Divers have recovered a video recorder from the sunken duck boat that may provide clues to the disaster. The recorder will be analyzed at an NTSB lab in Washington, D.C., but it's still unclear whether the recorder was working at the time of the fatal capsizing or whether any of its data can be retrieved.
Keith Holloway, an NTSB spokesman, said it was also unclear whether the Branson duck boat's video-recording device had any audio capabilities. The device was recovered by divers, a team of which had been searching a cove on Table Rock Lake to locate the boat and the bodies of the deceased.
Investigators have also interviewed some of the survivors, Holloway said, as well as people on another duck boat that was on the lake at the same time but managed to avoid swamping and crashing.
Federal officials have warned tourists for nearly 20 years about the dangers posed by amphibious tour boats, which have spotty and sometimes contradictory safety regulations because they are neither entirely boat nor bus. Operators have lengthened some of the boats from their original designs and sometimes have added canopies and see-through vinyl "walls," allowing them to operate in bad weather.
In its analysis of the 1999 duck-boat sinking, the NTSB said the Coast Guard failed to adequately oversee the private operation, and that the owner failed to properly maintain a seal, allowing water to seep aboard the vehicle, the Miss Majestic.
"Contributing to the sinking was a flaw in the design of DUKWs as converted for passenger service, that is, the lack of adequate reserve buoyancy that would have allowed the vehicle to remain afloat in a flooded condition," the NTSB said. "Contributing to the high loss of life was a continuous canopy roof that entrapped passengers within the sinking vehicle."
A witness’s video of the Branson duck boat just before it capsized suggests that its flexible plastic windows might have been closed and could have trapped passengers as the hybrid boat-truck went down. It does not show passengers jumping clear.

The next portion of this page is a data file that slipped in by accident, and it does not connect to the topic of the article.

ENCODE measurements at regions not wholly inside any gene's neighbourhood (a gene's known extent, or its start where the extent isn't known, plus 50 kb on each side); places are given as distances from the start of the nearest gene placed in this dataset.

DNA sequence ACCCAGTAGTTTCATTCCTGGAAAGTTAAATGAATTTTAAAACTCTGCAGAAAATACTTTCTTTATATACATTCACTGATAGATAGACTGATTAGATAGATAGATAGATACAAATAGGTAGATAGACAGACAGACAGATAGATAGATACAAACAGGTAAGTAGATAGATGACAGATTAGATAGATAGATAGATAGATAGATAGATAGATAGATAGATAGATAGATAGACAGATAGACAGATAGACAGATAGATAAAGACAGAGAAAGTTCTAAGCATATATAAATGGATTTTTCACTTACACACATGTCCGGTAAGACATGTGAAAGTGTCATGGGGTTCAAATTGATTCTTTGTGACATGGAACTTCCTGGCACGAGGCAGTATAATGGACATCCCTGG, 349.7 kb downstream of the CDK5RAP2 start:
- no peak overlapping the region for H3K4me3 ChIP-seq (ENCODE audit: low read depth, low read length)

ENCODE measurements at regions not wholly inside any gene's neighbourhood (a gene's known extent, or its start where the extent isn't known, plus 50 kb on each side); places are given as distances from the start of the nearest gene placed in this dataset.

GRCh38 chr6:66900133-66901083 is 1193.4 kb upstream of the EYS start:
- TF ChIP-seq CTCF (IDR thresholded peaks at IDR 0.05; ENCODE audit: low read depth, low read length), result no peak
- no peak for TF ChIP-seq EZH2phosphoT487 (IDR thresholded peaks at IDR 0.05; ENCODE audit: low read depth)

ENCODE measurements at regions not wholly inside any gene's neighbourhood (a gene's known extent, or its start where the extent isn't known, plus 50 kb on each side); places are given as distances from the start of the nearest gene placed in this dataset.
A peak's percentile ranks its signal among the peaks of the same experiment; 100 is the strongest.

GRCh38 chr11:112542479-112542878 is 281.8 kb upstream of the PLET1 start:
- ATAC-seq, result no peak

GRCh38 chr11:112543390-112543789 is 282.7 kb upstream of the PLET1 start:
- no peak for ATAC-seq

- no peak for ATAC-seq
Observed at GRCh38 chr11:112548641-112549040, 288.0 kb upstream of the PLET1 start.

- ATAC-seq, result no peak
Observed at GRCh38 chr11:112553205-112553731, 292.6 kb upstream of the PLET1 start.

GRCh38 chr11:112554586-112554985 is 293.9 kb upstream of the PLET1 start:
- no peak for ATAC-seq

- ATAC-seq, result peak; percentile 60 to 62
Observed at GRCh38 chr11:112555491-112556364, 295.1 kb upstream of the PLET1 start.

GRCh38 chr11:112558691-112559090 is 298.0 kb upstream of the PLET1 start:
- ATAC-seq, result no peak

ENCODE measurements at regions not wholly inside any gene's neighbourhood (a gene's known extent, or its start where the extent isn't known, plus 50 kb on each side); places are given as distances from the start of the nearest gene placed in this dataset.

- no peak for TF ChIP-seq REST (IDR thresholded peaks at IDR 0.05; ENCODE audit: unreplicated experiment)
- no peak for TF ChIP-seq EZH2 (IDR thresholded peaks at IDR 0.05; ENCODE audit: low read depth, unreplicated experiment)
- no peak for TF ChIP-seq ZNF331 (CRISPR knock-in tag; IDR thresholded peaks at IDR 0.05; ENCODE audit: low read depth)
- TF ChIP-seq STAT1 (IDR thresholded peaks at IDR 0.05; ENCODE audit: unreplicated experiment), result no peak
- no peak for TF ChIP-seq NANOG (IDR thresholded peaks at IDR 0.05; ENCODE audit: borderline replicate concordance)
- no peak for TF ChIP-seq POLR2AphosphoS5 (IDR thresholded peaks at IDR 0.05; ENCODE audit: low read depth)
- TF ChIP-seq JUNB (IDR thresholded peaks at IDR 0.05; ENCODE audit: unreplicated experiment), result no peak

“There are some things that stick out in your mind, and the thought of a canopy coming over a child that can’t swim, without any type of life jacket on… is frightening," Hall said.
Citing the ongoing investigation, the company declined to comment and referred all inquiries to the NTSB. Its website now carries a statement of sorrow, along with the image of a black ribbon: "The safety of our guests and employees is our number one priority. Ride the Ducks will be closed for business while we support the investigation, and to allow time to grieve for the families and the community. Thank you for your support, and we ask that your thoughts and prayers be with the families during this time."
Because the boats travel on land and in water, they are regulated by the National Highway Traffic Safety Administration and the Coast Guard.
The Coast Guard requires life jackets on boats but leaves it to the vessel's master to tell passengers when to wear the jackets during hazardous situations. The NTSB has recommended passengers not wear life jackets on boats that have canopies because when the vehicles sink, the life jackets can float passengers into the canopy, preventing escape.
The NTSB, which makes non-binding safety recommendations, has urged the removal of canopies from the vehicles to reduce the risk of drowning.
The agency has also recommended the highway administration regulate the vehicles for over-the-road travel with requirements for passenger seat belts, while saying that passengers shouldn't wear seat belts while the vehicle is in the water.
Multiple agencies are now investigating the Branson duck boat disaster.